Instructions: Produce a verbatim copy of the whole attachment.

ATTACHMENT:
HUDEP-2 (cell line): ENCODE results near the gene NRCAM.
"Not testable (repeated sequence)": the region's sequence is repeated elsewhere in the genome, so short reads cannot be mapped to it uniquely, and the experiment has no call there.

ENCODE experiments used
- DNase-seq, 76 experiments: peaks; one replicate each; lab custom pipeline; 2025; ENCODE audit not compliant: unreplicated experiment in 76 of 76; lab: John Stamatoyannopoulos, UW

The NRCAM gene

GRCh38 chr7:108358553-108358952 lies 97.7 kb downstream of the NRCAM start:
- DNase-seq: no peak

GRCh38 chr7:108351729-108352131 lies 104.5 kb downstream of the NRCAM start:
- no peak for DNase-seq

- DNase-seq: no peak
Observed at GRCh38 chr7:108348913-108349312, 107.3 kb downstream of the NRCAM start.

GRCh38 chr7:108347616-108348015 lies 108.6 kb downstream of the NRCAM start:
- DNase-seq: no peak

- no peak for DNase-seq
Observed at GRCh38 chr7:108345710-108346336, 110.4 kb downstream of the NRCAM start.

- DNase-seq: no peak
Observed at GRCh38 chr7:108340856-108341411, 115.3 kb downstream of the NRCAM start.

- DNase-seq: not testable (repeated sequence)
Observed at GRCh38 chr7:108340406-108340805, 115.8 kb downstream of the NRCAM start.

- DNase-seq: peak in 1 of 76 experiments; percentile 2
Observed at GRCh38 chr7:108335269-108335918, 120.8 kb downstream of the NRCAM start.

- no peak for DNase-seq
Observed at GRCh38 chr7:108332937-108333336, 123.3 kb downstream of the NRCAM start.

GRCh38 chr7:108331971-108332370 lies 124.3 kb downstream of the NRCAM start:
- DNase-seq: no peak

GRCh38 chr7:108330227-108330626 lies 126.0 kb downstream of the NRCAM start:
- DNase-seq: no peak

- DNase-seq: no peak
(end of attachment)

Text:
HUDEP-2 (cell line): ENCODE results near the gene NRCAM.
"Not testable (repeated sequence)": the region's sequence is repeated elsewhere in the genome, so short reads cannot be mapped to it uniquely, and the experiment has no call there.

ENCODE experiments used
- DNase-seq, 76 experiments: peaks; one replicate each; lab custom pipeline; 2025; ENCODE audit not compliant: unreplicated experiment in 76 of 76; lab: John Stamatoyannopoulos, UW

The NRCAM gene

GRCh38 chr7:108358553-108358952 lies 97.7 kb downstream of the NRCAM start:
- DNase-seq: no peak

GRCh38 chr7:108351729-108352131 lies 104.5 kb downstream of the NRCAM start:
- no peak for DNase-seq

- DNase-seq: no peak
Observed at GRCh38 chr7:108348913-108349312, 107.3 kb downstream of the NRCAM start.

GRCh38 chr7:108347616-108348015 lies 108.6 kb downstream of the NRCAM start:
- DNase-seq: no peak

- no peak for DNase-seq
Observed at GRCh38 chr7:108345710-108346336, 110.4 kb downstream of the NRCAM start.

- DNase-seq: no peak
Observed at GRCh38 chr7:108340856-108341411, 115.3 kb downstream of the NRCAM start.

- DNase-seq: not testable (repeated sequence)
Observed at GRCh38 chr7:108340406-108340805, 115.8 kb downstream of the NRCAM start.

- DNase-seq: peak in 1 of 76 experiments; percentile 2
Observed at GRCh38 chr7:108335269-108335918, 120.8 kb downstream of the NRCAM start.

- no peak for DNase-seq
Observed at GRCh38 chr7:108332937-108333336, 123.3 kb downstream of the NRCAM start.

GRCh38 chr7:108331971-108332370 lies 124.3 kb downstream of the NRCAM start:
- DNase-seq: no peak

GRCh38 chr7:108330227-108330626 lies 126.0 kb downstream of the NRCAM start:
- DNase-seq: no peak

- DNase-seq: no peak